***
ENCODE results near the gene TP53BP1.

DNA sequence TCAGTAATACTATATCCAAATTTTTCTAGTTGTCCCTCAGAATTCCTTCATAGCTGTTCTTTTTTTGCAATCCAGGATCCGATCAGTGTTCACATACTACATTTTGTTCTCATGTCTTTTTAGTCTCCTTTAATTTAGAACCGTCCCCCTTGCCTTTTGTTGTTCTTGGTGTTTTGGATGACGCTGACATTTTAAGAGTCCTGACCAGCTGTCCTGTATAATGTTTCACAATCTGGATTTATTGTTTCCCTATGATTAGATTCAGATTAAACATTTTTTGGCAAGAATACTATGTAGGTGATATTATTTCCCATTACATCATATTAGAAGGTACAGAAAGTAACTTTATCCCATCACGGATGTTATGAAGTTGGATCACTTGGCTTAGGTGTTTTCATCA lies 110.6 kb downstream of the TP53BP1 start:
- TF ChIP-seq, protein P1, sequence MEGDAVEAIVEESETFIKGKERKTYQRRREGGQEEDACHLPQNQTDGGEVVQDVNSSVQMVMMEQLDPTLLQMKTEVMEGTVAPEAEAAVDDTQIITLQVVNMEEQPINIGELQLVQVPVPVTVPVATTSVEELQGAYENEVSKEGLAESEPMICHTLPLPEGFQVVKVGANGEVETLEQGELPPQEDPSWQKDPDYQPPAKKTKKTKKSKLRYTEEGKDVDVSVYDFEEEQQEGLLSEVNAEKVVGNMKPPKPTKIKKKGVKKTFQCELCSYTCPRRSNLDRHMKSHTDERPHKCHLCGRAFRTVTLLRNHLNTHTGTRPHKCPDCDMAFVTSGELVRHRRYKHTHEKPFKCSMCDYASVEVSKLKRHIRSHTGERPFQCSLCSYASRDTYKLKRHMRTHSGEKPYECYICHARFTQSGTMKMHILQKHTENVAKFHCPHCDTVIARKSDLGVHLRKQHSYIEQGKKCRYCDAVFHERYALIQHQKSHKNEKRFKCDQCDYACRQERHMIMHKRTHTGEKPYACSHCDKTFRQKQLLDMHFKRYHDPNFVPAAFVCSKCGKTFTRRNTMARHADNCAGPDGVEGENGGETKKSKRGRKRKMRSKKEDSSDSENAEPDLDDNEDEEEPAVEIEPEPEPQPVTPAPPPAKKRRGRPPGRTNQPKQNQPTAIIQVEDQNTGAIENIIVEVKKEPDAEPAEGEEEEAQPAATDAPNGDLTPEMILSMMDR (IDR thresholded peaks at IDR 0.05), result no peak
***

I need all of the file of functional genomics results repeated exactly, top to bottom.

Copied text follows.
ENCODE results near the gene TP53BP1.

DNA sequence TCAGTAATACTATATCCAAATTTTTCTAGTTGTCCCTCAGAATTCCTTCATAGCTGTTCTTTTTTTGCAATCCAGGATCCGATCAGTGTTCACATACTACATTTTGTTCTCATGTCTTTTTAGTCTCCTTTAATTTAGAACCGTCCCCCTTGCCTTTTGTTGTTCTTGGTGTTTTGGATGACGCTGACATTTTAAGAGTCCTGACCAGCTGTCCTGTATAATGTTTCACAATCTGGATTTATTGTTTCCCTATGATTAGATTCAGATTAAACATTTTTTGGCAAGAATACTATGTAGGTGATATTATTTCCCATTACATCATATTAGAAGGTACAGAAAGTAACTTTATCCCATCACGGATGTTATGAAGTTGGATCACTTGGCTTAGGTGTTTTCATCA lies 110.6 kb downstream of the TP53BP1 start:
- TF ChIP-seq, protein P1, sequence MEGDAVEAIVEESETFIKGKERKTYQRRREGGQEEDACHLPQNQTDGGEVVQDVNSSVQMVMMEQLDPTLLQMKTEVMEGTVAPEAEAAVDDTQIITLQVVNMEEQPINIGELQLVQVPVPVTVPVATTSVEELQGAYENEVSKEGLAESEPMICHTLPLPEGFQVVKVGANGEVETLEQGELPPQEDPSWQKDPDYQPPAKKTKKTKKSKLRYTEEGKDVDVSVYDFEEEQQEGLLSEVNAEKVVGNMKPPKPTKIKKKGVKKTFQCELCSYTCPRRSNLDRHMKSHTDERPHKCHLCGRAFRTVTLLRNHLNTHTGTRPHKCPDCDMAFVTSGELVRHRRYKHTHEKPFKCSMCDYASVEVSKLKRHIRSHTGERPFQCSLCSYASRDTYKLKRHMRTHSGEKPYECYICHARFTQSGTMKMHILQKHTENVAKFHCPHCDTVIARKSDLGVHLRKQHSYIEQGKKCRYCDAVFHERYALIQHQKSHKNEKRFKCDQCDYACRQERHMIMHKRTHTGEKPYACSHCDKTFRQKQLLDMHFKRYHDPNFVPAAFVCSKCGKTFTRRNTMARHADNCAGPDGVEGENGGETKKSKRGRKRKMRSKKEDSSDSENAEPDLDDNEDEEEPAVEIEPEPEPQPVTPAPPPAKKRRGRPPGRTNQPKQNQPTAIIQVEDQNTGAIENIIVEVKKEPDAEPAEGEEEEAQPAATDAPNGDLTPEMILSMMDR (IDR thresholded peaks at IDR 0.05), result no peak